Dies: A Sentence
Fiction. Poetry. Introduction by Susan McCabe. DIES: A SENTENCE by Vanessa Place is a 117-page, one-sentence novel about the coils of language and war, unspooled in the dying breath of a pre- and post-scient World War I soldier. John Witte of the Northwest Review calls DIES, "a marvel of sustained synergy," author Jim Krusoe describes the book as "dizzyingly complex, compound, and full of miraculous side trips as well," and novelist Doug Nufer heralds DIES as a "delightful tour de force of a hopelessly grim predicament." Place obliterates the line between victim and perpetrator, subject and object, rendering this human truth: in the death sentence of life, there is still beauty. "Roll over, dear Whitman," says Susan McCabe in her Introduction, "Here's our new original."
“In a single sentence as bloody and crazed as the history of the 20th century, Place offers up “the untamed cadence of ten thousand feet.” Caught somewhere between Beckett’s The Unnamable, Kathy Acker’s Don Quixote, James Joyce’s Finnegans Wake and Ann Quin’s Passages, Dies is an extravagant and ferocious book, a real and uncompromising marvel.”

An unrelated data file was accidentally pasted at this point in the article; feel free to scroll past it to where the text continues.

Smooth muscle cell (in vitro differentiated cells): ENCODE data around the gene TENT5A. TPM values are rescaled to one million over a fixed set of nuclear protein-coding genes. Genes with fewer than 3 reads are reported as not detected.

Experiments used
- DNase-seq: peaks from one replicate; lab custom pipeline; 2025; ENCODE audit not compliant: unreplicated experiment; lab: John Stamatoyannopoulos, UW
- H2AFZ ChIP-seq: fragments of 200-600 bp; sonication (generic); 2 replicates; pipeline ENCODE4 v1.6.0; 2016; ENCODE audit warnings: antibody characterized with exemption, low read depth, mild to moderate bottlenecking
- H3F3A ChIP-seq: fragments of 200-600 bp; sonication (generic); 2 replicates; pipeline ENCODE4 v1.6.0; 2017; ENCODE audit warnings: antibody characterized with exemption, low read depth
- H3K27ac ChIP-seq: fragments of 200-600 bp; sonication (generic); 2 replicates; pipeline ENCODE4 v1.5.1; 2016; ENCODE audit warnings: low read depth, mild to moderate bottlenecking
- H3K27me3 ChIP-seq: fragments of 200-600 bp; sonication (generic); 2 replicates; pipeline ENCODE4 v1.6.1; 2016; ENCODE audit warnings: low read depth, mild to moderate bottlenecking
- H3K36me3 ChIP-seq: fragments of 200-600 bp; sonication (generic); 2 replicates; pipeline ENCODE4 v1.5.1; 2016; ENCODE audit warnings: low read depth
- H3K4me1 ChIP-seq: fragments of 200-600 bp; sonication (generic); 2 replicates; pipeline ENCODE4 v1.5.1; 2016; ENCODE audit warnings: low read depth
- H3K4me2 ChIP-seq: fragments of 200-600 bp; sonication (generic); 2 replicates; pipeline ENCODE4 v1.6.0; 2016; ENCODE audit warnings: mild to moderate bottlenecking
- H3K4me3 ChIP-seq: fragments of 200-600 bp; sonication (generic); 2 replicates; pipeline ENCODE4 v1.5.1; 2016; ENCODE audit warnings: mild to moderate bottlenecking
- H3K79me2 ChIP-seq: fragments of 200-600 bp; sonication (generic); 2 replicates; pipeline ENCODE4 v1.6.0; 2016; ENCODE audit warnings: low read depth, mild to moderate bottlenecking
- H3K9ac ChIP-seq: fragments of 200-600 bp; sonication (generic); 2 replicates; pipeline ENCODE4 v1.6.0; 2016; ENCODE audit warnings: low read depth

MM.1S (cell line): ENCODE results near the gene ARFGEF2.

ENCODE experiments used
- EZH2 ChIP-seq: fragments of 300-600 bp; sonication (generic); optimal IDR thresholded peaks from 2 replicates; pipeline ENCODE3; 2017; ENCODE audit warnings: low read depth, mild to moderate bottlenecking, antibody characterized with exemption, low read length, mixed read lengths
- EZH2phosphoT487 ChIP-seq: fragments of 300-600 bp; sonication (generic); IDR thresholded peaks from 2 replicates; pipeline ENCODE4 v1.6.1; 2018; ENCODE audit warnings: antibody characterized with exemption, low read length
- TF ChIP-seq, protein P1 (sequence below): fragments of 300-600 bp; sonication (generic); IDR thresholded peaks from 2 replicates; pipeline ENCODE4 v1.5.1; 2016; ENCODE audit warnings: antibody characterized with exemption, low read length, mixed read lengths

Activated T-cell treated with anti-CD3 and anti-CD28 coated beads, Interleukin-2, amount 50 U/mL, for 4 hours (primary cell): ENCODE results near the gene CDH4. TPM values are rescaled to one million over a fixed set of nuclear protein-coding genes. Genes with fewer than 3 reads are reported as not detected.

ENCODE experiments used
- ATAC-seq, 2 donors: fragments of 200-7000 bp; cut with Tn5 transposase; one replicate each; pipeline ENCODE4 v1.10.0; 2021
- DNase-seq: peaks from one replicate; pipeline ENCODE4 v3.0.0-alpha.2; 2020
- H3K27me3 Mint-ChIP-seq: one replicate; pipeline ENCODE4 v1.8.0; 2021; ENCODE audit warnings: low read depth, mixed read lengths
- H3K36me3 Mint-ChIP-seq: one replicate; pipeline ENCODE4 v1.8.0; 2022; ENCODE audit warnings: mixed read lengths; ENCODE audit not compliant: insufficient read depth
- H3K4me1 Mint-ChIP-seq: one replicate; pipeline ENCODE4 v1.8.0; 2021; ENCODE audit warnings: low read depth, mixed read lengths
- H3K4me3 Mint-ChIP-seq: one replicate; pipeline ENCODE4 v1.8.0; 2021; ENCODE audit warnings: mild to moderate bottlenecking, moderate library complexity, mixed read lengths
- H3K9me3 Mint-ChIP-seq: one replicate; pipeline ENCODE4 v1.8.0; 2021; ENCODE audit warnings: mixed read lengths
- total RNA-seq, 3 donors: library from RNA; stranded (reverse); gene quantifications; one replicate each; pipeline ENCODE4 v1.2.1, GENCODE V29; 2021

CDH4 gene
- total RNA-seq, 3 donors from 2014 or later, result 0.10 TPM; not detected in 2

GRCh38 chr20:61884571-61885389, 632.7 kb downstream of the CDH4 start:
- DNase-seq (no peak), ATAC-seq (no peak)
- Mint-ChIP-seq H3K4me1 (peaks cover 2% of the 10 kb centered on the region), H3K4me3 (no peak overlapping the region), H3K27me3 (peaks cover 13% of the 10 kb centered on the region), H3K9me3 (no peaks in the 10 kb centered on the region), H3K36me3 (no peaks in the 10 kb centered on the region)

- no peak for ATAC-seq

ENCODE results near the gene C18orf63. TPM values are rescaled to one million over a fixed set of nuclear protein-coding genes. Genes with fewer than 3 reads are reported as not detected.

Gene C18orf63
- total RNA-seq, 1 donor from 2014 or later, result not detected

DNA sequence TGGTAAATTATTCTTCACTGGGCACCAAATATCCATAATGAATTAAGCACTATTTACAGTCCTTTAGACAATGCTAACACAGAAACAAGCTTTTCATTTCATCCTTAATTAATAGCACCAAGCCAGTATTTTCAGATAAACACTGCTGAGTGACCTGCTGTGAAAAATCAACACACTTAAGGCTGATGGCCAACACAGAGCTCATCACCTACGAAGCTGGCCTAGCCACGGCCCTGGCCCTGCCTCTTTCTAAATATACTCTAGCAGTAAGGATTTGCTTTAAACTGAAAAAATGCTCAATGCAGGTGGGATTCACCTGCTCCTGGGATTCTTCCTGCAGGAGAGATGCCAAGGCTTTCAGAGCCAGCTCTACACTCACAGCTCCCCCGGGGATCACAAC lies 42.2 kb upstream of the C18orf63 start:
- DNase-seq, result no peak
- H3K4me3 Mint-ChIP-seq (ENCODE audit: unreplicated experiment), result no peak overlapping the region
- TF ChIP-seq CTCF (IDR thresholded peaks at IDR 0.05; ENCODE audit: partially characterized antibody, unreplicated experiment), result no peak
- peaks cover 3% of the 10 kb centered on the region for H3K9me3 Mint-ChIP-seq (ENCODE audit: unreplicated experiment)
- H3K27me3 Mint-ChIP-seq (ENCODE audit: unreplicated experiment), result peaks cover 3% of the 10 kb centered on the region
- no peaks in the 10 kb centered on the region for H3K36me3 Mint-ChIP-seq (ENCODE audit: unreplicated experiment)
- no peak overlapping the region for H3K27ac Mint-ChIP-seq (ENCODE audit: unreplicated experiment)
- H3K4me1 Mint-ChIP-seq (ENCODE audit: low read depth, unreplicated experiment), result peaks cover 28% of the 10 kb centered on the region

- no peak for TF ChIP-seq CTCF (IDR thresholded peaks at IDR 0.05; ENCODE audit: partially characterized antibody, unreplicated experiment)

“The architectonics of Dies calls upon the aural touchstones, not only of Pound, but of Dante, Rabelais (beware of a scatological extravaganza), Eliot, Whitman, Stein, the Bible, Beckett, Joyce, Remarque, even ‘the ghost of mark twain‘—a babbling horde that makes this sentence both humbling and beyond paraphrase, both mythic and contemporary.”
In this first English-language translation of a significant corpus of Nahuatl poetry into English, an...